Beyond the improved flavor, aroma, and nutrition enabled by avoiding the supply chain, growing onsite creates a palpable dining experience.
Innovating the Farm-to-Table Experience
Trevor Hudson, Founder | inHouse Produce
Tell us about inHouse Produce and your role with the company.
Hi, I’m Trevor Hudson and I’m the founder of inHouse Produce. inHouse Produce offers a turnkey solution for growing high value produce right in the dining area of restaurants and other foodservice establishments. Using a combination of technology and service, we provide a fresher, more convenient product while growing edible plants in a beautiful living design piece.
An inHouse Produce urban farm at the Soylent corporate office & Soylent Innovation Lab in downtown LA.
How is inHouse Produce innovating the farm-to-table experience?
Farm-to-table is a phrase everyone knows, but it means something different to each individual. For some, it may mean the farm is 1-mile away, for others it could be 100 or 500+ miles away. For inHouse Produce, we measure food travel in feet, not in miles. This makes for the freshest produce our customers can get.
Beyond the improved flavor, aroma, and nutrition enabled by avoiding the supply chain, growing onsite creates a palpable dining experience. Seeing the lush living wall leads the guests to be curious, it leads them to ask questions about what’s growing and what’s on the menu.
Custom edible living wall installation for Scratch|Bar and Kitchen in Los Angeles.
Give us an idea on the setup process for your micro-farms.
inHouse Produce can work with food service establishments of all types, including restaurants, hotels, corporate dining, stadiums, country clubs, schools, wellness spas and anywhere food is eaten. The process is easy to get started.
It starts with a chef or owner who wants to demonstrate their commitment to good ingredients, alluring design, and a better planet. From there, we hone in on a crop list that fits the menu and an aesthetic that is tailored to the brand. Thereafter, the installation can be completed in just a few hours.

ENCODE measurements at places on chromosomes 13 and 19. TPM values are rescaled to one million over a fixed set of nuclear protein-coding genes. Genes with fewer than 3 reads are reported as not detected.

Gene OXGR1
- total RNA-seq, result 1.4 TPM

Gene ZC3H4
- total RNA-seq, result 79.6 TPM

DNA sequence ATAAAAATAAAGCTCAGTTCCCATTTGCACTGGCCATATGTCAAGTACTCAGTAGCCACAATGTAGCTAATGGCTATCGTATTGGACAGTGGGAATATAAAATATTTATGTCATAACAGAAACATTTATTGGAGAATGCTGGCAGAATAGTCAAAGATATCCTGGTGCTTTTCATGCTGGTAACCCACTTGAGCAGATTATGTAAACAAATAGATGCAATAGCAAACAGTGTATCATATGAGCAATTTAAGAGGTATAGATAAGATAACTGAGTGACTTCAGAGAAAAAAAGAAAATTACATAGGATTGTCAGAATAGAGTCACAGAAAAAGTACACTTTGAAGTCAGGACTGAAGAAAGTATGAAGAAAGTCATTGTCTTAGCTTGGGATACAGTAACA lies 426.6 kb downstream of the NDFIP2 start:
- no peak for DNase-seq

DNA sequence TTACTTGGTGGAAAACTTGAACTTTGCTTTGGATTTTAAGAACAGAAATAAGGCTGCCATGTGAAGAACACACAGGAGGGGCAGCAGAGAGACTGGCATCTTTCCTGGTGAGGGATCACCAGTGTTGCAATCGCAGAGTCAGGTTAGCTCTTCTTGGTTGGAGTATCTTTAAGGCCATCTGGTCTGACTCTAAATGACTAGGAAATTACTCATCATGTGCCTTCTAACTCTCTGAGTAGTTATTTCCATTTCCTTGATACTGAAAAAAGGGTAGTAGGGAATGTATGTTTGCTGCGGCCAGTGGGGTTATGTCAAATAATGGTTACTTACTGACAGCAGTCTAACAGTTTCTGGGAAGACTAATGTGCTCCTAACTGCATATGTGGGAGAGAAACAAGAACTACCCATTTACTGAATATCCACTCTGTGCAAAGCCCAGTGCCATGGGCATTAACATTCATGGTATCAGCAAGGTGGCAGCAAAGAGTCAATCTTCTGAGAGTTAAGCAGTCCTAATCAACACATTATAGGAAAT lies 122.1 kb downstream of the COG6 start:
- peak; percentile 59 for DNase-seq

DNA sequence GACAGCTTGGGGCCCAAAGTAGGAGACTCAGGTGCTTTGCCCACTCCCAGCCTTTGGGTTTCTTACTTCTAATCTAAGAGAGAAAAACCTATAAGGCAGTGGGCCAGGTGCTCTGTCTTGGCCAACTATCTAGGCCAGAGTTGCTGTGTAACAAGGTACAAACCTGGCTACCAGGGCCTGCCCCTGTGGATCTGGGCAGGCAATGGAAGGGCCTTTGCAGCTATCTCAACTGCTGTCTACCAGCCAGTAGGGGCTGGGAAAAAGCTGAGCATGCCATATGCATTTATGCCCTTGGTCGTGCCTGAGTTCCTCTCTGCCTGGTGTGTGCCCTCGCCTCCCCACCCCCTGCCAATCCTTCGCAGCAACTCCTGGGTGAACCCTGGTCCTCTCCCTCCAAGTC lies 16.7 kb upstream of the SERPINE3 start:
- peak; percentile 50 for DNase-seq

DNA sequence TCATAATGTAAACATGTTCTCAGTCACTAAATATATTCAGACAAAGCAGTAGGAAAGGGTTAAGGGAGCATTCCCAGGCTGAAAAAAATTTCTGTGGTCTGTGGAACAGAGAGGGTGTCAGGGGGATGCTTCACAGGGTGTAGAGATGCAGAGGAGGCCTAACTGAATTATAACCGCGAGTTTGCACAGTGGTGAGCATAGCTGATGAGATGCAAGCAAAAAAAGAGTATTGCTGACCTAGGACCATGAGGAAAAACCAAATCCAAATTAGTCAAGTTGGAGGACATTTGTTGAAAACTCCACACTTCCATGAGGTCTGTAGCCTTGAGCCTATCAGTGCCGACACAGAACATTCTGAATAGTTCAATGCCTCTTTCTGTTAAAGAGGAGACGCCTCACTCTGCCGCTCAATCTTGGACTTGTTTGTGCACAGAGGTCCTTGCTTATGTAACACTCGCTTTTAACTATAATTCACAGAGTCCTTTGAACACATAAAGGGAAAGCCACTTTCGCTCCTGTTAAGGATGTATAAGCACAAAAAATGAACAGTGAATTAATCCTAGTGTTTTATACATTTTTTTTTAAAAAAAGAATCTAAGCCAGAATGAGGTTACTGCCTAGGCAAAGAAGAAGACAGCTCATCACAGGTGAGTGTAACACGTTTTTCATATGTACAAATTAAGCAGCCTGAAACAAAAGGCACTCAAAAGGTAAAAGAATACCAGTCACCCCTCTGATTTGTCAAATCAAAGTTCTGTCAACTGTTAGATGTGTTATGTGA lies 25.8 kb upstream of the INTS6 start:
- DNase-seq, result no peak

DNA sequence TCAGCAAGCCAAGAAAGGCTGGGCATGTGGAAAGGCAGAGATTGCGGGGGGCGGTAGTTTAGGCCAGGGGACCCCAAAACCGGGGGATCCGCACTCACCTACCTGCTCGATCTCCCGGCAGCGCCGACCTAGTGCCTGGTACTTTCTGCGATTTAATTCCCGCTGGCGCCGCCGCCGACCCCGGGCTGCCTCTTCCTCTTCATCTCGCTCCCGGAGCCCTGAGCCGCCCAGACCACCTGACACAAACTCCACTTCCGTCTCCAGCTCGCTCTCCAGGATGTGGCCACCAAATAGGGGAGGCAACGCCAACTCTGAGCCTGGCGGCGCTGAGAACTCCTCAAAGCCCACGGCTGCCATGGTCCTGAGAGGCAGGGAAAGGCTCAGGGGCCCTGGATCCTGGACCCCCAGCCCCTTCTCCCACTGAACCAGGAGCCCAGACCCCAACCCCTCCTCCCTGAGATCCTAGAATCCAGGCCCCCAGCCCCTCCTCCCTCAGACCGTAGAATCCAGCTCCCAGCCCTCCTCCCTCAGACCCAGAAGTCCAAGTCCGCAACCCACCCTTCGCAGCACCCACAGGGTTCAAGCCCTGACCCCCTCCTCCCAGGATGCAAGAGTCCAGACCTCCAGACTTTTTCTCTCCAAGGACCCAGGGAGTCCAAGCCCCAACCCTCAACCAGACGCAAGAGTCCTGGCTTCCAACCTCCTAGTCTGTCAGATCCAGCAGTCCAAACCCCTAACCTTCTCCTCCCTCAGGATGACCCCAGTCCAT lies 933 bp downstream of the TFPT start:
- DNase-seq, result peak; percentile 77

Red and Green Micro-Shiso
SEE THIS 3-MINUTE VIDEO ON INHOUSE PRODUCE
What kind of crops can be grown?
inHouse Produce specifically grows microgreens for three reasons. The first is that microgreens are typically used in small quantities as a garnish, which means we can feasibly grow 100% of the produce demand right onsite. This makes for a more intriguing narrative because every individual customer receives the same experience & quality.
The second reason we primarily grow microgreens is because they are highly perishable. Once harvested, a microgreen will typically go bad in 1-8 days. Since ours are growing instead of decaying, we pretty much avoid spoilage and food-waste issues altogether.
The final reason we grow microgreens is that there are so many varieties that can be grown with similar methods. We can grow over 100 different types of specialty produce, so there is no shortage of flavors! Yet all of the above said, if the chef wants baby or tender greens, we can grow those too.
Red garnet amaranth grown using inHouse Produce urban agriculture techniques.
How do you generate a good ROI for your customers?
There are numerous ways we help our client’s add to their bottom line. For the sake of brevity, I’ll just name 5: